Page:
Seneca Buffalo Creek Casino is the latest attraction in the rapidly developing Cobblestone District along with Buffalo, N.Y.’s Inner Harbor and is located just minutes from the Peace Bridge to Fort Erie, Canada, and a half-hour from Niagara Falls. The property is open 24 hours a day, seven days a week and 365 days a year. Guests can enjoy more than 800 slot machines and 20 table games, The Creek, The Creek Stop, Stixx Sports Bar and WD Bar & Grille. Exit 6 offers Tax-Free retail shopping with all your favourite brands including local Buffalo and sports team apparel. More information is available by calling or visiting the website.
This Buffalo waterfront attraction is the largest inland park of its kind in the nation. All branches of the Armed Forces are represented in the park’s exhibits. Tour the decks and hulls of a guided-missile cruiser, destroyer and WWII submarine. Inspect uniforms and memorabilia in the museum and exhibits aboard the ships. See planes, a tank and more!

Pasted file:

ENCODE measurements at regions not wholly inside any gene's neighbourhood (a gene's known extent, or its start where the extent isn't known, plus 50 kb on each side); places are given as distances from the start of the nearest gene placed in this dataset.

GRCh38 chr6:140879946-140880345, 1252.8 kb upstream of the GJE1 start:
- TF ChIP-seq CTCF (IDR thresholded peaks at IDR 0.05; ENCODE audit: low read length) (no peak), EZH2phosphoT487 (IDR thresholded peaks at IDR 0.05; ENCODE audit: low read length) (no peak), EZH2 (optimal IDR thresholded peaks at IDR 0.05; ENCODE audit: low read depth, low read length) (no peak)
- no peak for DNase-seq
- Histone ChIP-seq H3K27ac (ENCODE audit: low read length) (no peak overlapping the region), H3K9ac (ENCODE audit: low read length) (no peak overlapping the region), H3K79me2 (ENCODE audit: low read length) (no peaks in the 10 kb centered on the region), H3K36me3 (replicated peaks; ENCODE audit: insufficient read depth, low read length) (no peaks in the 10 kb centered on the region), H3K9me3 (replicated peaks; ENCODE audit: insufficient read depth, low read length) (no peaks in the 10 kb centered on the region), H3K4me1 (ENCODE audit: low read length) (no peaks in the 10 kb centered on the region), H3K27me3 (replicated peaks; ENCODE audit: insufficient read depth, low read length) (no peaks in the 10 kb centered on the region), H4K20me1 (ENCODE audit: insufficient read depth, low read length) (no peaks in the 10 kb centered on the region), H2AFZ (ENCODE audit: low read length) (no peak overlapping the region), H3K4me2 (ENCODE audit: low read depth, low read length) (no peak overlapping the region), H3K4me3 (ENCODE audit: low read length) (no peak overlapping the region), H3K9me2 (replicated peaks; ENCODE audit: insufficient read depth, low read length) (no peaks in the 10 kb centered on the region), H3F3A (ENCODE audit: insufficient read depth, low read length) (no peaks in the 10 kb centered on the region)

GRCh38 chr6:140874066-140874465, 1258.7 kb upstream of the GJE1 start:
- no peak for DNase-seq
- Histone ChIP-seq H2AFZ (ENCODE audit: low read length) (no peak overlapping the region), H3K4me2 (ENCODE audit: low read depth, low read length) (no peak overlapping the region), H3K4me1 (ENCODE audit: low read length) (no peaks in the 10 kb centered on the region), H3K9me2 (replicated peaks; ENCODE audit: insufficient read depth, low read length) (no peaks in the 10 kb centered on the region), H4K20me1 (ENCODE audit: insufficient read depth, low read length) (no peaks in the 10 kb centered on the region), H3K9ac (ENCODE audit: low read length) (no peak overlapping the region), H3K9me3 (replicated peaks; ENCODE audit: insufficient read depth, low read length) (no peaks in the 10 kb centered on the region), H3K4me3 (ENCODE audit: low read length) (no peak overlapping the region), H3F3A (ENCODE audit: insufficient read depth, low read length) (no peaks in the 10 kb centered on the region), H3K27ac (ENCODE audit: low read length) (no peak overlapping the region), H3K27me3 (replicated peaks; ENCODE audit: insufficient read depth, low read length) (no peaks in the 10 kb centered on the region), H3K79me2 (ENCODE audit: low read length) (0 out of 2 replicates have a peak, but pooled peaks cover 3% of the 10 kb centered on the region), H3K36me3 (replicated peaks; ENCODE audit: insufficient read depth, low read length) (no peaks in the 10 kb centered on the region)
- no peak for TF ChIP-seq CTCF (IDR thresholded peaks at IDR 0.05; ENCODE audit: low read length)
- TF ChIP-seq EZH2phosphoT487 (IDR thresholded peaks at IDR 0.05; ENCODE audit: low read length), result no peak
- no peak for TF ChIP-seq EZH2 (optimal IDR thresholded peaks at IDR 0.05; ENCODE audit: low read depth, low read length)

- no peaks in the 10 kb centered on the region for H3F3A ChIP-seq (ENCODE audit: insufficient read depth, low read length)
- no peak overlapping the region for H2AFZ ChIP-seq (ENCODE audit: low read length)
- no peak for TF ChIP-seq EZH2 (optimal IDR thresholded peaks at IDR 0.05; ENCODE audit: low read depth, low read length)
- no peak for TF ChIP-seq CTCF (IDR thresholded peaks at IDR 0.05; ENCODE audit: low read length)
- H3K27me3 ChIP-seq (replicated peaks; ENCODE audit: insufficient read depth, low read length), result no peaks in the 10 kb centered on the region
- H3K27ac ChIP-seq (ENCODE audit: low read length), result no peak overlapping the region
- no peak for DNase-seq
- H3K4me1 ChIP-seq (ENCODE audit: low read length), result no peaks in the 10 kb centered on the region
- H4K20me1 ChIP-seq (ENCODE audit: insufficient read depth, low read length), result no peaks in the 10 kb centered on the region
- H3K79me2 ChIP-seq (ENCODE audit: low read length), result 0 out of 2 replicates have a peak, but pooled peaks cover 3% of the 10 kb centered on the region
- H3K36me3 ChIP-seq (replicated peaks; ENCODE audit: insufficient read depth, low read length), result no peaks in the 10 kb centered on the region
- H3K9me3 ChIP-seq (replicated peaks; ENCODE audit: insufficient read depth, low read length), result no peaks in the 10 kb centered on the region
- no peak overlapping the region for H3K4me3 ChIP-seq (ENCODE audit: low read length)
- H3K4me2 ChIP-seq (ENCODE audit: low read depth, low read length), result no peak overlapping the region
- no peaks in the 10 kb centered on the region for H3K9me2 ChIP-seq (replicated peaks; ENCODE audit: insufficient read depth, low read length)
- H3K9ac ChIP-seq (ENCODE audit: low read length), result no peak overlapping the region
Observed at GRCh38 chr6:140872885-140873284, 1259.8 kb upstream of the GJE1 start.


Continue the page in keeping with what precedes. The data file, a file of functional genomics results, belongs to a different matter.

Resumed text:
Featuring automobiles made in Western New York including Pierce-Arrow and Thomas Flyer. Cars from 1903 to 1960s, muscle cars, etc. The museum offers a unique venue for parties, business meetings and social events. 2011 Frank Lloyd Wright-designed 1927 Filling Station.
From the architects George J. Dietel and John J. Wade, Buffalo City Hall was built between 1929-1931. Buffalo City Hall is an Art Deco masterpiece with outstanding murals depicting the city’s history and industry. Common Council Chamber with exquisite skylight and sculptures are a must-see. Observation Tower gives a spectacular view of the waterfront and the Ellicott radial street design for Buffalo. Closed weekends and holidays.